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DNA & Identity--Philosophy

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  • DNA & Identity--Philosophy

    I'd like to toss out there a simple idea that the genome is not the end of the story with respect to the identity of the individual.

    Here's the problem: if DNA is taken to be the code, the sole code, for the individual, then, strictly speaking, that individual is fully determined, in a philosophical sense. Free will cannot be derived from a material property such as DNA (at least, not currently).

    Accordingly, either DNA is not the whole story, or in a sense, we may be biological robots.

    The reason I'm throwing out this topic for consideration is that DNA doesn't strictly provide identity in a sense that I would subscribe to.

    This is really a post to stimulate a little questioning of the idea that I=DNA, when the result of that thinking is strict reductionisn.
    Last edited by jloe; 20 September 2007, 11:06 PM.

  • #2
    jloe:
    A counterpart to your philosophical point is twins. Homozigous twins are genetically identical. Nobody would describe them as being the same individual.

    cacio

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    • #3
      Identity is such a incredibly complex psychological occurrence. Although there are some indubitable elements to it, it is mostly formed and held in place by social constructs.

      DNA is likely one of the biggest threats to unravelling existing constructs, despite the fact that many people who are the most adamant about preserving these constructs are drawn to DNA genealogy.

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      • #4
        As I see it, DNA is like a foundation or blueprint. But by the time a human has become conscious he has become so complex, and the ways in which his environment will affect him have become so complex, that there must certainly be MANY other complex factors that come into play in determining who he is.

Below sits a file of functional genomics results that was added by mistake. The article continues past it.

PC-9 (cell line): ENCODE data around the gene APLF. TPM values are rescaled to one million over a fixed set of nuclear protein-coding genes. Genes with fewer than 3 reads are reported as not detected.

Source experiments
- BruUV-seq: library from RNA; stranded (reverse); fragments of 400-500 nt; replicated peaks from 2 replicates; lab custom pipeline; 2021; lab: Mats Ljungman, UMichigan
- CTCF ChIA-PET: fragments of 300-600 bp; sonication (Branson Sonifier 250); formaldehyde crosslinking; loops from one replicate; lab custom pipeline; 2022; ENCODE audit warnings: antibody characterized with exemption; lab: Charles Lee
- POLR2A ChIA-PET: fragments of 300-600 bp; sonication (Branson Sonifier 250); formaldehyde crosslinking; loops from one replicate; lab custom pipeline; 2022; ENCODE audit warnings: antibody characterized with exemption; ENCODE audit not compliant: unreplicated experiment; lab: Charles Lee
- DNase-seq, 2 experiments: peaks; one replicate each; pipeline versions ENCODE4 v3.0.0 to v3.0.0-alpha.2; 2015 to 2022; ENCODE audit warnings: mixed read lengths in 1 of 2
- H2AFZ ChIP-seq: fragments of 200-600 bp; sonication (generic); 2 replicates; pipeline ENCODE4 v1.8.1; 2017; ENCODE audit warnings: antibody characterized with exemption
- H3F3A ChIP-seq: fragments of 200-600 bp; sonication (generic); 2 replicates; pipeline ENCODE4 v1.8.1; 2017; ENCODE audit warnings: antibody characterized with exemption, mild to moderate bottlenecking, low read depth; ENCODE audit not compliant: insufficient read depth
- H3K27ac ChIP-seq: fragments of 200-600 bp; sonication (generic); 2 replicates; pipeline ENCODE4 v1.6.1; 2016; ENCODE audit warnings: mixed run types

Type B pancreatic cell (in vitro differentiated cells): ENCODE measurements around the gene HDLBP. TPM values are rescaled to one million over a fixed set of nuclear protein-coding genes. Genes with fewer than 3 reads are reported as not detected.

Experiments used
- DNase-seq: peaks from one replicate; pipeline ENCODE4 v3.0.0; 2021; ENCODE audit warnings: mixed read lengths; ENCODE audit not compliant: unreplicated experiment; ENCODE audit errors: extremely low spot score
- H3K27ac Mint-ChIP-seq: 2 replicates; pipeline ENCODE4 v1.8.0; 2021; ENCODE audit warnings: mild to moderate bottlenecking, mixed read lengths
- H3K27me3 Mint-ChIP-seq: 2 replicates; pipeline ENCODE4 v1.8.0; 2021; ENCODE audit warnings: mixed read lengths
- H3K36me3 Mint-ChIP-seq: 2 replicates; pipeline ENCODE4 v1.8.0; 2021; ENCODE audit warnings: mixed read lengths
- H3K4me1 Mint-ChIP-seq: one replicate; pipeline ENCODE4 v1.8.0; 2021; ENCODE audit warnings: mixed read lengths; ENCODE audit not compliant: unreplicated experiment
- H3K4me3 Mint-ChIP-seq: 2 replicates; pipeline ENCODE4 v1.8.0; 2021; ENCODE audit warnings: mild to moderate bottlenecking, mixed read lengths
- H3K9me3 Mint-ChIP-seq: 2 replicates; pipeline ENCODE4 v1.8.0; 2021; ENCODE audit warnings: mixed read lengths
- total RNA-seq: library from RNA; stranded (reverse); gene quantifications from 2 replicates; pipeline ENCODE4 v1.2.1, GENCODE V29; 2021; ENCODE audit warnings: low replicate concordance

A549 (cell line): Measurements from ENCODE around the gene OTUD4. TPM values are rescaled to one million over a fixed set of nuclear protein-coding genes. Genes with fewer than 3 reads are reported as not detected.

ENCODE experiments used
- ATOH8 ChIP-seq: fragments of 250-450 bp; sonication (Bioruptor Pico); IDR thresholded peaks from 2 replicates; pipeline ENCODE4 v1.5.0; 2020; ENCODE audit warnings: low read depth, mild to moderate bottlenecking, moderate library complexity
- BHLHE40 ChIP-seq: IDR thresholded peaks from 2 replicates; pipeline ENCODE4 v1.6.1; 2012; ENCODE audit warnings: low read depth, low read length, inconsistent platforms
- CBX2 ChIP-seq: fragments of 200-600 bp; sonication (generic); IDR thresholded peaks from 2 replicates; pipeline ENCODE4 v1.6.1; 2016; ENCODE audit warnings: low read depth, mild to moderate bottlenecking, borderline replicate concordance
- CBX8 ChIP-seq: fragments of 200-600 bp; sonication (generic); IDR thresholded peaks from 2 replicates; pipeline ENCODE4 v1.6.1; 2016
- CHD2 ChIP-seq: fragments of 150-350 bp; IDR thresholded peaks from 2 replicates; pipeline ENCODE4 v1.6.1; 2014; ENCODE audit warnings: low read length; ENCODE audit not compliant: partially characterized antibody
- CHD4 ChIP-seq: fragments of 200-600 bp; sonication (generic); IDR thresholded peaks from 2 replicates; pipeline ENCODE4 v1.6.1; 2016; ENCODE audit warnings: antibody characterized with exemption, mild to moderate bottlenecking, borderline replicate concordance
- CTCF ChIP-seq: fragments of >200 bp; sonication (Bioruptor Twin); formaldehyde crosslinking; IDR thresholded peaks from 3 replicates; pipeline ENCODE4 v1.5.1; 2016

If everything is somehow predetermined, we will never be able to comprehend all of the exact conditions that led to our selves. Our brains are too small. Most of us will always be more comfortable using simple models to explain who we are.

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        • #5
          I'm just going with this idea, that DNA is a blueprint as suggested above, but that there's a bit of error that occurs in thinking that it is the primary factor.

          If DNA not = self, then we should be a little leery of equating DNA results with our own sense of self.

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          • #6
            This is a very interesting question, because it touches on the heart of why so many people are interested in science and genealogy. I figure that a large part of it is our human fascination/fear with the unknown.

            One response is to acquire more knowledge in order to engage more fully in the wonder of the vast complexity of the world. It just seems cool to learn something new and make connections between our day-to-day social experience of family and the wonder of biological life embodied in DNA.

            Another response is to try to use the new science to reinforce the social bonds that give us a sense of stability and security. Many of us are driven to close gaps in the social histories of our families through DNA and establish links with long-lost kin.